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Why the royal commission might come to nothing

History may repeat itself, says author Michael Roddan.

The financial services royal commission and its public hearings captured headlines and public attention for more than the year that it ran.

But now that the dust has settled from it the questions remain: how did it come about, what did it mean and will it actually amount to reform?

Few are perhaps better-equipped to answer those questions than The Australian business reporter Michael Roddan who literally wrote a book, The People Vs. The Banks (which launched in Sydney on Tuesday)on the subject detailing just what it all came to in the end.

“In one sense, it was a very thorough investigation into misconduct in the banking sector that has real repercussions and in another sense, it’s like a show trial,” Roddan told Your Money Live.

“Royal commissions are launched by the government and used as tools to let off steam in the public and they don’t have the powers police have [but] they can make recommendations to the regulators to follow it up,” he explained.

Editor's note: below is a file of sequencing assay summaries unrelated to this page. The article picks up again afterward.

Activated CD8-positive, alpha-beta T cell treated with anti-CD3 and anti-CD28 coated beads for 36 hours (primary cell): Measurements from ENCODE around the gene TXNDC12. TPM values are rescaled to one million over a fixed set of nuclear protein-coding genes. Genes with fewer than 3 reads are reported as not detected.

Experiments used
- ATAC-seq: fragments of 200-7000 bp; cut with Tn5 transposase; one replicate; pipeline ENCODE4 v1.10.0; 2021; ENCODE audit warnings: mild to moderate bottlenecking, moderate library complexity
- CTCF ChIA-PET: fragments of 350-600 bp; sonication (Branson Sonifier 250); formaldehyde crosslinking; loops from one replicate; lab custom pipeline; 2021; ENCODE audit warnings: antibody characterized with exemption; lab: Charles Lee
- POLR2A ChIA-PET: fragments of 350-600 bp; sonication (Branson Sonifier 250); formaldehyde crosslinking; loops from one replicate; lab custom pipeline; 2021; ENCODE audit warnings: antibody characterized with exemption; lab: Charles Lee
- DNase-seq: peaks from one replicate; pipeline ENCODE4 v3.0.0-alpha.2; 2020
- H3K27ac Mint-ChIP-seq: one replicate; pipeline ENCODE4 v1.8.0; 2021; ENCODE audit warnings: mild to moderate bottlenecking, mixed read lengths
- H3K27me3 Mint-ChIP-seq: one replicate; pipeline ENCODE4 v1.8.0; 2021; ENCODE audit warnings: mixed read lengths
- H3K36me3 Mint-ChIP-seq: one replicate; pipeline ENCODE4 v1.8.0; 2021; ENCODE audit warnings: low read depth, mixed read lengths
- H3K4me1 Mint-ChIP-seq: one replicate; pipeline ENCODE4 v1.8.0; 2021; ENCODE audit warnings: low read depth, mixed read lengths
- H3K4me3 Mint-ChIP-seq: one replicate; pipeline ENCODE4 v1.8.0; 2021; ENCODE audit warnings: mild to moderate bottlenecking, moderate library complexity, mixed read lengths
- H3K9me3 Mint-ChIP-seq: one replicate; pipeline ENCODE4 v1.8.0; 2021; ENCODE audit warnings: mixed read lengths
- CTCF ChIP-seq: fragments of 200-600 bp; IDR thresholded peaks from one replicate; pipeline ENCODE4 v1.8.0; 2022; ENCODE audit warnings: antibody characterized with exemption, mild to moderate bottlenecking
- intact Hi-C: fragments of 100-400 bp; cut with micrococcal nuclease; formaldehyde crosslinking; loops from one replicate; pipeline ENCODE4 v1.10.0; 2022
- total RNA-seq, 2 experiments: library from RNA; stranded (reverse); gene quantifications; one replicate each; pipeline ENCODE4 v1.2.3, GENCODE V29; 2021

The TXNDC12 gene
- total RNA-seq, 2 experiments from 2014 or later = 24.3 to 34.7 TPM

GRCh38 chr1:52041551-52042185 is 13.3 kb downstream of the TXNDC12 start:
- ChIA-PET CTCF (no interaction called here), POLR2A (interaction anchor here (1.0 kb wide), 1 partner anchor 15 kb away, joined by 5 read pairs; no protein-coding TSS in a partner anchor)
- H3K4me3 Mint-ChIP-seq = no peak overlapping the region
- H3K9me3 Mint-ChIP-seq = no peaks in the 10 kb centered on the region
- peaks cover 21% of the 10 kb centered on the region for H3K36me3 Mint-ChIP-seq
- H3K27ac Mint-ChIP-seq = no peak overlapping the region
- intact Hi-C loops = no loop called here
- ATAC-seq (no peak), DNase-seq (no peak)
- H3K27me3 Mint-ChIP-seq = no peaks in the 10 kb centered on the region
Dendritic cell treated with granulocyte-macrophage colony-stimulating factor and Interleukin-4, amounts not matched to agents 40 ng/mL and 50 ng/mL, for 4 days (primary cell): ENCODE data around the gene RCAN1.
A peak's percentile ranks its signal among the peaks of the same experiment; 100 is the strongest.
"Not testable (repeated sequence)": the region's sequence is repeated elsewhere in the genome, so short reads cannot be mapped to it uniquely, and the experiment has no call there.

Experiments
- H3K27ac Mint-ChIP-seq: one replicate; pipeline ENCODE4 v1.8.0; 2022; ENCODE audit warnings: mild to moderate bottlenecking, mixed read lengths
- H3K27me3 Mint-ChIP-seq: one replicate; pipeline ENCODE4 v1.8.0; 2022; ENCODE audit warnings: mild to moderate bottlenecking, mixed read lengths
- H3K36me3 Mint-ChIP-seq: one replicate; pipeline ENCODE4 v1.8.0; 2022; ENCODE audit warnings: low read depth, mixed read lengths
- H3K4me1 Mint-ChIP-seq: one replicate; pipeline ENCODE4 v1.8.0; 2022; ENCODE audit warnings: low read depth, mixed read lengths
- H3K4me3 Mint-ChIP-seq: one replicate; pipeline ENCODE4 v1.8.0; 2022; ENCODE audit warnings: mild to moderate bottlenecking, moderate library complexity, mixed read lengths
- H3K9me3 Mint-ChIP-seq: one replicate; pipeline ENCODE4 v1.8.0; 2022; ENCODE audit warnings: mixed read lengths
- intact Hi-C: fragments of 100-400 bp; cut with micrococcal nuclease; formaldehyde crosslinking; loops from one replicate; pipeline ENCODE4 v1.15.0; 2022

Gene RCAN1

As with other royal commissions, there’s also no guarantee that successive governments will have the required appetite for reform.

“For instance, the royal commission into indigenous deaths in custody made something like 300 recommendations and two decades later only a handful have been implemented,” Roddan said.

“We’ve already seen the government back down from implementing some really simple things like trailing commission for mortgage brokers and it’s unlikely that the Labor party is going to shake-up the superannuation sector because they’re so close to it,” he added.

That all means one thing, Roddan said.

“The recommendations made in the Kenneth Hayne report may never come to fruition.”

Watch the full interview with Michael Roddan above. 

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